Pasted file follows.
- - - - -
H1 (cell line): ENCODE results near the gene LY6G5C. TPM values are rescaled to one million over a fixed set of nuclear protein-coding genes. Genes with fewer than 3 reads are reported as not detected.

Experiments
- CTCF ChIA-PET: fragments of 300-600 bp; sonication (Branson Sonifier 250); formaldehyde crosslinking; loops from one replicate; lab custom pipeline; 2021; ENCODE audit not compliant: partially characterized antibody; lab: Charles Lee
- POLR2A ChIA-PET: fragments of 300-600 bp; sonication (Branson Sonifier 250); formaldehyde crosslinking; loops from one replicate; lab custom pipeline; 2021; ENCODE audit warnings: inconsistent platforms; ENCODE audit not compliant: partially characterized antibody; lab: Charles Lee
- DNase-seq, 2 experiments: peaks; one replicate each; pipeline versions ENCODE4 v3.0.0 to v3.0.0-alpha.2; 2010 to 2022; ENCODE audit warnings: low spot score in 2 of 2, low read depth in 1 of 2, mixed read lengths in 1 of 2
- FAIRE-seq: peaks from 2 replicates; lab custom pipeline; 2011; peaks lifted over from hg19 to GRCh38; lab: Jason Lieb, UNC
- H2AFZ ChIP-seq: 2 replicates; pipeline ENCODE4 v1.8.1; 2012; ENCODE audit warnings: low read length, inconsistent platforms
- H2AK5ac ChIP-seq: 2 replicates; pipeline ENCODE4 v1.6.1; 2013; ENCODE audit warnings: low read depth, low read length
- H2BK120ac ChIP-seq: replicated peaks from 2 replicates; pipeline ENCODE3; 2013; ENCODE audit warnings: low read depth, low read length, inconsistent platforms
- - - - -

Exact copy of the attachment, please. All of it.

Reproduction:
H1 (cell line): ENCODE results near the gene LY6G5C. TPM values are rescaled to one million over a fixed set of nuclear protein-coding genes. Genes with fewer than 3 reads are reported as not detected.

Experiments
- CTCF ChIA-PET: fragments of 300-600 bp; sonication (Branson Sonifier 250); formaldehyde crosslinking; loops from one replicate; lab custom pipeline; 2021; ENCODE audit not compliant: partially characterized antibody; lab: Charles Lee
- POLR2A ChIA-PET: fragments of 300-600 bp; sonication (Branson Sonifier 250); formaldehyde crosslinking; loops from one replicate; lab custom pipeline; 2021; ENCODE audit warnings: inconsistent platforms; ENCODE audit not compliant: partially characterized antibody; lab: Charles Lee
- DNase-seq, 2 experiments: peaks; one replicate each; pipeline versions ENCODE4 v3.0.0 to v3.0.0-alpha.2; 2010 to 2022; ENCODE audit warnings: low spot score in 2 of 2, low read depth in 1 of 2, mixed read lengths in 1 of 2
- FAIRE-seq: peaks from 2 replicates; lab custom pipeline; 2011; peaks lifted over from hg19 to GRCh38; lab: Jason Lieb, UNC
- H2AFZ ChIP-seq: 2 replicates; pipeline ENCODE4 v1.8.1; 2012; ENCODE audit warnings: low read length, inconsistent platforms
- H2AK5ac ChIP-seq: 2 replicates; pipeline ENCODE4 v1.6.1; 2013; ENCODE audit warnings: low read depth, low read length
- H2BK120ac ChIP-seq: replicated peaks from 2 replicates; pipeline ENCODE3; 2013; ENCODE audit warnings: low read depth, low read length, inconsistent platforms